Online Gambling Laws

Online Gambling is the act of playing gambling games and wagering on them, either on the Internet or by telephone, for money. It includes casinos, virtual poker, sports betting, and lottery gaming. Some jurisdictions, such as New Jersey and Florida, regulate online gambling. However, many nations around the world do not. A large percentage of internet gambling involves horse racing bets. In addition to regulated markets, some provinces in Canada and several Caribbean nations allow online gambling.

Federal law prohibits illegal gambling. The Wire Act and Illegal Gambling Business Act, two laws of the federal government, are relevant to illegal internet gambling. Other laws, including Racketeer Influenced and Corrupt Organizations (RICO) provisions, also restrict illegal gambling business activities. These laws have been challenged in court on constitutional grounds.

Many of the federal laws that are relevant to illegal Internet gambling involve financial transactions in the United States. This complicates enforcement policies in state jurisdictions. Also, the law can be a source of tension between state and federal governments. Because of this, the Commerce Clause and due process issues have come up.

The Commerce Clause is the part of the Constitution that grants Congress the power to regulate interstate commerce. Several states have argued that the law is unconstitutional because it infringes on their state’s right to regulate gambling on a state-by-state basis. Despite these challenges, the law is now enforced in most cases.

The Internet Gambling Prohibition Act was introduced in the Senate in 1999. At the time, there were more than 200 gambling websites on the Internet. That number grew substantially in the late 1990s. According to a Frost & Sullivan report, revenues from online gambling exceeded $830 million in 1998. As a result, the U.S. Department of Justice announced that the Wire Act applied to all forms of Internet gambling.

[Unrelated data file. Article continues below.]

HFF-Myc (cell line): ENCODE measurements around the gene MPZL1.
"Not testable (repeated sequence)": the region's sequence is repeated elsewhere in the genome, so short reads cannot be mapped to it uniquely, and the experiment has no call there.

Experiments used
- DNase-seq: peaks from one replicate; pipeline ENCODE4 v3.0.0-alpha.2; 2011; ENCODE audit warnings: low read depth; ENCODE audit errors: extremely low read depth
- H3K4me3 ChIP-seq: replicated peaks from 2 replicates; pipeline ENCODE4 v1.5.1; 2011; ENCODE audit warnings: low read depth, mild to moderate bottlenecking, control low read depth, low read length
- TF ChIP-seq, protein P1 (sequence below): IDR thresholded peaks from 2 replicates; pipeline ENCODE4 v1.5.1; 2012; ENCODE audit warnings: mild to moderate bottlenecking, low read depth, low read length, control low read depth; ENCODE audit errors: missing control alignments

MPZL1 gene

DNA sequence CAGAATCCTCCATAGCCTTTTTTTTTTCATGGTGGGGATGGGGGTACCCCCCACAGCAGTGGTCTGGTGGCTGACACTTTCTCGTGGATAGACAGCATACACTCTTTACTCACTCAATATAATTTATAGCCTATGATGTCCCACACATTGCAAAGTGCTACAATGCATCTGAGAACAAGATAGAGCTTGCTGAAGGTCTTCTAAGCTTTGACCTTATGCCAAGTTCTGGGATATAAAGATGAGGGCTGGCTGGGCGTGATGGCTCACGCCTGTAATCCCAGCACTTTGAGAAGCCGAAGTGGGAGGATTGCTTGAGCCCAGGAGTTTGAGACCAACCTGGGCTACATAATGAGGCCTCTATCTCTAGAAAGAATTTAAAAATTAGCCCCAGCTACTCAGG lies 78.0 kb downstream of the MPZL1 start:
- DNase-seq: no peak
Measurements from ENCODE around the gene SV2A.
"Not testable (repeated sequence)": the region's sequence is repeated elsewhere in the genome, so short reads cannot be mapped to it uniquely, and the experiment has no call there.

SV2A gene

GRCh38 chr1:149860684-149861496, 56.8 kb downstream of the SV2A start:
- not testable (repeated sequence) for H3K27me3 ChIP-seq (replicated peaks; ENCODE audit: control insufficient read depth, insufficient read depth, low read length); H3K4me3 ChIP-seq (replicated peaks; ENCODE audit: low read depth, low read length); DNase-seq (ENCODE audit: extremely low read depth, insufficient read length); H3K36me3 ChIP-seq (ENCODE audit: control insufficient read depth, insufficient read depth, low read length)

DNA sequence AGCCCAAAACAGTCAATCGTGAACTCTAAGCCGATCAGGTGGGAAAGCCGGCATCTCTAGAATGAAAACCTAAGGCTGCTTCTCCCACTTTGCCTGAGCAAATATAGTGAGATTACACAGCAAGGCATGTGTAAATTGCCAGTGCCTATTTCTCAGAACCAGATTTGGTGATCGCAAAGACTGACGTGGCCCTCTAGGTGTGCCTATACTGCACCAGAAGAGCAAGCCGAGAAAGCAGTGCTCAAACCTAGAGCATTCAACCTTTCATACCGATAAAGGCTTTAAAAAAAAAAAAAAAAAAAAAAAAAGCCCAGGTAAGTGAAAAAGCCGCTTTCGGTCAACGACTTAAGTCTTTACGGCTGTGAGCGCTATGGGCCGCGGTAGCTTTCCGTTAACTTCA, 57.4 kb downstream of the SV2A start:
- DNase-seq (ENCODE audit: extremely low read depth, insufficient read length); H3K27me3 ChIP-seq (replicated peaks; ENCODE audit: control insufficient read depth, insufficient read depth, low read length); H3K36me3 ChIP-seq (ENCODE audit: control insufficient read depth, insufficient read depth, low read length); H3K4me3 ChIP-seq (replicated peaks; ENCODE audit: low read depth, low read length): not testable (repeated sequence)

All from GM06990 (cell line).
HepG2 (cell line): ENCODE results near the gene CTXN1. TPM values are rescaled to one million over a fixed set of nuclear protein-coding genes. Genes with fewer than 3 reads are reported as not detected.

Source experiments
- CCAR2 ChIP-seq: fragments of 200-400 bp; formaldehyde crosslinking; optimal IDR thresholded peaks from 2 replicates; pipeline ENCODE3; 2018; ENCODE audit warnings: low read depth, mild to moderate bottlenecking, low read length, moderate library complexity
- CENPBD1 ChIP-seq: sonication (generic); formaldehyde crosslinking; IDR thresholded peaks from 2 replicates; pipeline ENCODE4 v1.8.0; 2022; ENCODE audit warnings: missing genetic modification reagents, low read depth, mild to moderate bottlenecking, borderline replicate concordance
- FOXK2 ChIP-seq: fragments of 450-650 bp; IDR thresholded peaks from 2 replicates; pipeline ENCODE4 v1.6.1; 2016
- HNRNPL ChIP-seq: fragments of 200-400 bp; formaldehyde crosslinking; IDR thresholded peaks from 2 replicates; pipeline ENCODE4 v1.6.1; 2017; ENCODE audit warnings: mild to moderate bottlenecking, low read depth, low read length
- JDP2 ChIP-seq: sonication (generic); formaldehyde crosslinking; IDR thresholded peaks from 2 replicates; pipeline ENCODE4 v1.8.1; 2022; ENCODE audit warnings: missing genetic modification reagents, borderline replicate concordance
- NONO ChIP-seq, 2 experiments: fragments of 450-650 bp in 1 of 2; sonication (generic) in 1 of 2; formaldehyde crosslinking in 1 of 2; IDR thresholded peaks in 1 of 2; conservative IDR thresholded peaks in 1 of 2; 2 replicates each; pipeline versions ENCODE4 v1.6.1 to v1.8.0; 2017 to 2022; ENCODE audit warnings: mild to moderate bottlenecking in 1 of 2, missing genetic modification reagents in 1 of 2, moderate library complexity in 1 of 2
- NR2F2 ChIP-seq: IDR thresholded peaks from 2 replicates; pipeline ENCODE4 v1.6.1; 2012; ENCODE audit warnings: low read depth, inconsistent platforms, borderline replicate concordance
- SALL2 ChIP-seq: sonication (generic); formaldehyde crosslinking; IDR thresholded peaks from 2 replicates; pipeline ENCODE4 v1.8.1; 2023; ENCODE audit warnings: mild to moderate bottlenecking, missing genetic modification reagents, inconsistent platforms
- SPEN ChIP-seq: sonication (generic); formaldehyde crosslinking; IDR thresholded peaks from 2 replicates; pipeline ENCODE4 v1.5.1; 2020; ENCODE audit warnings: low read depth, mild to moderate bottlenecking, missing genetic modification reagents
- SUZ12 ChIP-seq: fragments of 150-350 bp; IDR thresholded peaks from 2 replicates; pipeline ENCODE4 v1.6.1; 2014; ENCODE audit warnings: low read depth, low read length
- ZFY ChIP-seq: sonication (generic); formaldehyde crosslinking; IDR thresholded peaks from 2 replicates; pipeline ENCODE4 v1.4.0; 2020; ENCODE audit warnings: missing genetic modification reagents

Another piece of legislation is the Unlawful Internet Gambling Enforcement Act, a law that was enacted in 2007. The UIGEA prohibits Internet poker operators and other entities from receiving bets and receiving or transmitting bets. Furthermore, it prohibits providers of financial transaction services from accepting financial instruments from Internet bets.

Since then, several similar bills have been introduced in the House. HR 2046, the Internet Gambling Regulation, Consumer Protection, and Enforcement Act, would amend the UIGEA. Specifically, it would require Internet gambling facilities to be licensed by the director of the Financial Crimes Enforcement Network. While it has been a success in terms of blocking illegal online gambling, it does not address other challenges to the law.

Another federal law is the Travel Act, which prohibits gambling activities on interstate facilities. It applies to Internet casinos and other facilities that offer gambling to players in different states. Even though it does not explicitly address online gambling, it has been used as a defense in many cases.

One of the most prominent challenges to the laws is the First Amendment. There are questions about whether online gambling activities are protected under the First Amendment’s guarantee of free speech. If they are, then the commercial nature of the gambling business would seem to satisfy the Commerce Clause. But attacks based on this guarantee of free speech have been unsuccessful.